Expected to earn up to $4.5 million, the “Jarretière” bracelet is the star of Christie’s “The Magnificent Jewels of Anne Eisenhower” sale.
To Sell, Or Not To Sell: That’s the Lab-Grown Question
More and more companies sell lab-grown diamonds, forcing jewelers to decide: Should I carry them, or not?
Others see them as an industry savior, a bridge to the future, a way to win back the young consumers the industry has ceded to electronics and handbags and hang gliding trips over the Grand Canyon. Think De Beers’ game-changing Lightbox brand, which sells on-trend fashion jewelry set with lab-grown diamonds priced at $800 per carat.
For admirers, lab-grown diamonds are David to the industry’s Goliath, or Prince Charming to the industry’s Sleeping Beauty, awakening it after years of slumber.
“This industry was asleep,” says Roland Lorie, CEO of International Gemological Institute, which has been grading lab-grown diamonds since about 2008. (The lab’s first customer was Gemesis, an early lab-grown diamond brand that relaunched as Pure Grown Diamonds back in 2014.)
“For the last 10, 20 years, this industry did not come to the level of most other industries. And today the industry realizes and understands we need to be up-to-date, we need to be like other industries.
“And I think this is happening, thanks to lab-grown, thanks maybe to other things. But finally, it’s starting to happen,” says Lorie.
The diamond industry fell behind in marketing and in product innovation while, on the consumer-facing end of the pipeline, jewelers failed to evolve quickly enough to account for changing consumer tastes and advances in technology while other product categories marched ahead.
“There’s huge potential … this is truly a product that can come in and not only capture a share of the existing market but help expand the market by creating a real bridge.” — Chris Casey
Into the fray charged lab-grown stones—diamonds made in a factory in a few weeks that are less expensive and that are free from the specter of conflict that haunts their natural counterparts.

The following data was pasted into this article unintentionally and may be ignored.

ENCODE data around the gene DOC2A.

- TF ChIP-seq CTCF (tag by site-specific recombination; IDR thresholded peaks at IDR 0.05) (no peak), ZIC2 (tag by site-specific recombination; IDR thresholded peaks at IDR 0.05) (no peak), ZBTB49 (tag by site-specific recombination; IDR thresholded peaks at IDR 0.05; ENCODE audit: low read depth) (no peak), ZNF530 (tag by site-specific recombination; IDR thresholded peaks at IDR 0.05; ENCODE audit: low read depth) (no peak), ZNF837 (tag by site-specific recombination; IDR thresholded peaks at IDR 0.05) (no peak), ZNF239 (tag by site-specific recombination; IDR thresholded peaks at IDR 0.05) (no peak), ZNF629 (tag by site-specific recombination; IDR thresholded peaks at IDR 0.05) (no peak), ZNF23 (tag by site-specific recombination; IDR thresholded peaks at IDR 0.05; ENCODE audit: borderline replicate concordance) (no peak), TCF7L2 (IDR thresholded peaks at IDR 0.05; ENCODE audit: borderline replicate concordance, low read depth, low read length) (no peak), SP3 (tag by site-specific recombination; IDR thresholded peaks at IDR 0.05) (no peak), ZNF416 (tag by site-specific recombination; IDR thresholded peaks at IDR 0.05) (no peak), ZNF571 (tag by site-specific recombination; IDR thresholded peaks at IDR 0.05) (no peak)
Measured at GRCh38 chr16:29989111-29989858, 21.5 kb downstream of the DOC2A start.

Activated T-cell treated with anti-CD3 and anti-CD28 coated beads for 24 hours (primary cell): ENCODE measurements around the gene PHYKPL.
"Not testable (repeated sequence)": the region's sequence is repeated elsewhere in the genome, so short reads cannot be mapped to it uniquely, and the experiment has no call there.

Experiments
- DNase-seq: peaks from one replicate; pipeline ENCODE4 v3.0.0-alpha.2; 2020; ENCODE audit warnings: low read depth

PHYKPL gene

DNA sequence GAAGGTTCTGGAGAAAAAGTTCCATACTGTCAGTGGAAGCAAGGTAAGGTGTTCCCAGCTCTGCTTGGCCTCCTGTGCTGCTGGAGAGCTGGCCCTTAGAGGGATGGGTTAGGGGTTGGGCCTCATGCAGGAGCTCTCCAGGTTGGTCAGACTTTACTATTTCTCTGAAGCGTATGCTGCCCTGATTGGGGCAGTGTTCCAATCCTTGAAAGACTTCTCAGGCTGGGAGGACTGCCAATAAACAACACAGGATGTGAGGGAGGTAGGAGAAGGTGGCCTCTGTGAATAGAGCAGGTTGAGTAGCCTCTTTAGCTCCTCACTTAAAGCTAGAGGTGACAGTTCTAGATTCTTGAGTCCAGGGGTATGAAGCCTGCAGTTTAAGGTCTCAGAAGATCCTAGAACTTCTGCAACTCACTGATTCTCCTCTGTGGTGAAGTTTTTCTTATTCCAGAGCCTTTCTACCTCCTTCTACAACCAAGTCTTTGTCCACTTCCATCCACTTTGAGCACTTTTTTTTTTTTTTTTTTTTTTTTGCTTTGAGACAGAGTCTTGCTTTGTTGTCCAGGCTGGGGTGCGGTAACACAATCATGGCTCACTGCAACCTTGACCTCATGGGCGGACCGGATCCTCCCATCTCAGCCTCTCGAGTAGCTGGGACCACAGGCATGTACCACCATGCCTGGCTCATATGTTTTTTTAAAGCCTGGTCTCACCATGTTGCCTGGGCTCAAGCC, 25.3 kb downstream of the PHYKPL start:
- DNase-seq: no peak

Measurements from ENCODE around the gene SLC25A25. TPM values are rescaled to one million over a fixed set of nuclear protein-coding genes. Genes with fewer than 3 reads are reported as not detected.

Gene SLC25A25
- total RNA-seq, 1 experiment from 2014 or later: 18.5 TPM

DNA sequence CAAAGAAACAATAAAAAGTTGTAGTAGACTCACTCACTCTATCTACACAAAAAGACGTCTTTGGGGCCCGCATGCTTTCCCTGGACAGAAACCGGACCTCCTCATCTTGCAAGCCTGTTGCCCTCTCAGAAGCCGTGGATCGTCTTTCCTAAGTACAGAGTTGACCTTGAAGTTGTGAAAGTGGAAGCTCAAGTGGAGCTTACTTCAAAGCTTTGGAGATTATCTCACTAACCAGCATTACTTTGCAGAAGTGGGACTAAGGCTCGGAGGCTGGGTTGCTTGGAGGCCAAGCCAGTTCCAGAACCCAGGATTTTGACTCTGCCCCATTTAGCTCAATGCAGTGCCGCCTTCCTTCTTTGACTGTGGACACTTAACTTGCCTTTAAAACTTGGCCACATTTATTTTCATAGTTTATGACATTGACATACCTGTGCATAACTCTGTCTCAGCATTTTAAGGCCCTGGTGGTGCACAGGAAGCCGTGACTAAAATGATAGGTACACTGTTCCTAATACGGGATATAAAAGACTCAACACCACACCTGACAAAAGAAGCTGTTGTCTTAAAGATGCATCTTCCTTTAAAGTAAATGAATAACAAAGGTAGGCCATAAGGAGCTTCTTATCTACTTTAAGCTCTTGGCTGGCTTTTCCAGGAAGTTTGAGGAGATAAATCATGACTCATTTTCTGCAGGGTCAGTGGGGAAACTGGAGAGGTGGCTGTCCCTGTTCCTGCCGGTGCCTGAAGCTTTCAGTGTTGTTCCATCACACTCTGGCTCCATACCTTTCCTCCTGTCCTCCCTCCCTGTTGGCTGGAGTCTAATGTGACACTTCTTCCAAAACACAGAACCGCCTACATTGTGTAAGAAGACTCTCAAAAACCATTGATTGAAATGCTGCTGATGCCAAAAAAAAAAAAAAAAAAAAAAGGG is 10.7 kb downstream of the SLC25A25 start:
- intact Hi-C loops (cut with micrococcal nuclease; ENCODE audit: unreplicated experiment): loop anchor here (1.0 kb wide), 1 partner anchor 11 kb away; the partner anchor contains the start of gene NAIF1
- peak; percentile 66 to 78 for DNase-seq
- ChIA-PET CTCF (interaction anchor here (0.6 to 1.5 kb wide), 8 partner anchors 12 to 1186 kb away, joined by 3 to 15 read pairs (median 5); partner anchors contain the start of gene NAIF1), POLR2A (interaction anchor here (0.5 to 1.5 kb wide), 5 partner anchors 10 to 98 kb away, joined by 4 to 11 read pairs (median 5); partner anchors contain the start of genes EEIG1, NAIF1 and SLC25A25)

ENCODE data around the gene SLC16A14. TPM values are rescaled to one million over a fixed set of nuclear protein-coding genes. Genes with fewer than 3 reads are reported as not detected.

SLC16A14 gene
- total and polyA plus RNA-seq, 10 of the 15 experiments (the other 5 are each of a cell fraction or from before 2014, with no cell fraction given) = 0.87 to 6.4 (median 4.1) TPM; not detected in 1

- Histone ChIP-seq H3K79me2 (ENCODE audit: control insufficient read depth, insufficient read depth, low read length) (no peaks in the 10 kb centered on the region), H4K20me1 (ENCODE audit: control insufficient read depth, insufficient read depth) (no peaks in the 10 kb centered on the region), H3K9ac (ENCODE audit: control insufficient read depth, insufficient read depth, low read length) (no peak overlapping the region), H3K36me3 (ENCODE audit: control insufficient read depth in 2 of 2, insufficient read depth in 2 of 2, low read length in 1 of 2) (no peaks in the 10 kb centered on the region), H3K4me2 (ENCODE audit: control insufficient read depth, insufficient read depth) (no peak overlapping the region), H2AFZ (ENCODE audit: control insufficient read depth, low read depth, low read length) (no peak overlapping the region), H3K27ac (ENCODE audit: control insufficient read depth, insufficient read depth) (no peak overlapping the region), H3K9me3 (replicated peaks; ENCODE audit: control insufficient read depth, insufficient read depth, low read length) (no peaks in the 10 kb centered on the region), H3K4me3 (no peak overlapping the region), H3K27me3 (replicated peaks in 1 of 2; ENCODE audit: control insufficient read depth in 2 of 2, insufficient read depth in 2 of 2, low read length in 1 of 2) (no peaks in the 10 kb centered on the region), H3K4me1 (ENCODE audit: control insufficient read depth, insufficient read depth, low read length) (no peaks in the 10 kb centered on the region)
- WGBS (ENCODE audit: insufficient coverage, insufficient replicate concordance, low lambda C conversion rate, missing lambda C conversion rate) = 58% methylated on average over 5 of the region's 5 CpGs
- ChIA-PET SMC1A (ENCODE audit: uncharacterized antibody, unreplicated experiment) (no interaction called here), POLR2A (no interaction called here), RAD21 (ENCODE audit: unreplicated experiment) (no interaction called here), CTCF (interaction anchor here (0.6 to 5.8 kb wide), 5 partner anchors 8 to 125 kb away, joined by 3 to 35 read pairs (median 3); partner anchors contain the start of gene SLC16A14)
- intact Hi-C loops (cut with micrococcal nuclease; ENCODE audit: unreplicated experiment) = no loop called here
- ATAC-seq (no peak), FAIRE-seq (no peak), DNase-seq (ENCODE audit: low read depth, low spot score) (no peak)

They come at a time when consumers are armed with information, open to trying new things and deliberate about how they spend their disposable income, and they bring with them with a cavalcade of questions.
Who will buy them? What will they buy? How much will they buy? And, who will it hurt the most?
Lorie compares questions about the future of lab-grown diamonds—which only hit the market in mass quantities about two years ago—to the transition from adolescence to early adulthood.
Adding an extra layer of unknown is the impact the pandemic had, and will continue to have, on consumer behavior.
Will lab-grown diamonds become more attractive to consumers because they are less expensive, or will the months of isolation and uncertainty make the natural diamond message, which emphasizes rarity and preciousness, stand out?
Industry analyst and researcher Edahn Golan offered this even-handed analysis: “It’s mixed. Those financially hurt by the pandemic and still desire a diamond may consider the lower-cost alternative while keeping the size/color/clarity combination they desire.
“That said, I believe that the lockdown, especially in the major metro areas, created a sense of closeness, desire to solidify relationships, and a greater feeling that life is precious. This could drive consumers to seek the more reliable, traditional diamond as a symbol of [something] everlasting.”
Some Statistics, and Some Reasons
In the United States, lab-grown diamond sales account for 1.5 percent of total diamond sales at specialty jewelry retailers (meaning stores like Kay Jewelers and Tiffany & Co., which specialize in fine jewelry), according to Golan.
American jewelers are selling more engagement rings and wedding bands set with lab-grown diamonds than any other product using the stones, with bridal jewelry sales accounting for 87 percent of all lab-grown diamond sales by value as of April 2020.
The average gross margin on lab-grown diamonds is 52 percent, Golan’s research shows.
But what is driving consumers toward lab-grown diamonds?
Are the diamond growers out-marketing the natural players that badly?
Are consumers, still scarred by Leo’s 2006 turn in “Blood Diamond,” demanding lab-grown diamonds because they are the “ethical” choice?
Or, do they just like them because they can get a bigger, better diamond for their budgets?